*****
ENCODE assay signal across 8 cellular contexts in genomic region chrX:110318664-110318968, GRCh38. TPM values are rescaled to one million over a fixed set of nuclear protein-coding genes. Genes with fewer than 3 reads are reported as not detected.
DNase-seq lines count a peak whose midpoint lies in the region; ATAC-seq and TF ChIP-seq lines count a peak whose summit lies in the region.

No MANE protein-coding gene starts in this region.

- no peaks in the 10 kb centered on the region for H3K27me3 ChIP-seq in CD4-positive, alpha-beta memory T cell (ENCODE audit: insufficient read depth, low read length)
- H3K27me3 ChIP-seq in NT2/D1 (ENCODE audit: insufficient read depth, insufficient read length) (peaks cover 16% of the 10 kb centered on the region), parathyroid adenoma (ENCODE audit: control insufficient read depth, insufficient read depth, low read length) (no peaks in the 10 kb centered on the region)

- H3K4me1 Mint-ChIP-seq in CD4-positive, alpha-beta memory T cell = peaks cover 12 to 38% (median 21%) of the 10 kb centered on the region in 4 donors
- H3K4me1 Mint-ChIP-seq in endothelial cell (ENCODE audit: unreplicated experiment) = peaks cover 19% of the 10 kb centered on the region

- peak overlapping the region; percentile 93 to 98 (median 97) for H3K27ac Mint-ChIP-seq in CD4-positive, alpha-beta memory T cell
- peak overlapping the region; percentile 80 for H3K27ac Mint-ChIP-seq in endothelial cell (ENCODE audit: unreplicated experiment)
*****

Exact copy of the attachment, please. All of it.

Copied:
ENCODE assay signal across 8 cellular contexts in genomic region chrX:110318664-110318968, GRCh38. TPM values are rescaled to one million over a fixed set of nuclear protein-coding genes. Genes with fewer than 3 reads are reported as not detected.
DNase-seq lines count a peak whose midpoint lies in the region; ATAC-seq and TF ChIP-seq lines count a peak whose summit lies in the region.

No MANE protein-coding gene starts in this region.

- no peaks in the 10 kb centered on the region for H3K27me3 ChIP-seq in CD4-positive, alpha-beta memory T cell (ENCODE audit: insufficient read depth, low read length)
- H3K27me3 ChIP-seq in NT2/D1 (ENCODE audit: insufficient read depth, insufficient read length) (peaks cover 16% of the 10 kb centered on the region), parathyroid adenoma (ENCODE audit: control insufficient read depth, insufficient read depth, low read length) (no peaks in the 10 kb centered on the region)

- H3K4me1 Mint-ChIP-seq in CD4-positive, alpha-beta memory T cell = peaks cover 12 to 38% (median 21%) of the 10 kb centered on the region in 4 donors
- H3K4me1 Mint-ChIP-seq in endothelial cell (ENCODE audit: unreplicated experiment) = peaks cover 19% of the 10 kb centered on the region

- peak overlapping the region; percentile 93 to 98 (median 97) for H3K27ac Mint-ChIP-seq in CD4-positive, alpha-beta memory T cell
- peak overlapping the region; percentile 80 for H3K27ac Mint-ChIP-seq in endothelial cell (ENCODE audit: unreplicated experiment)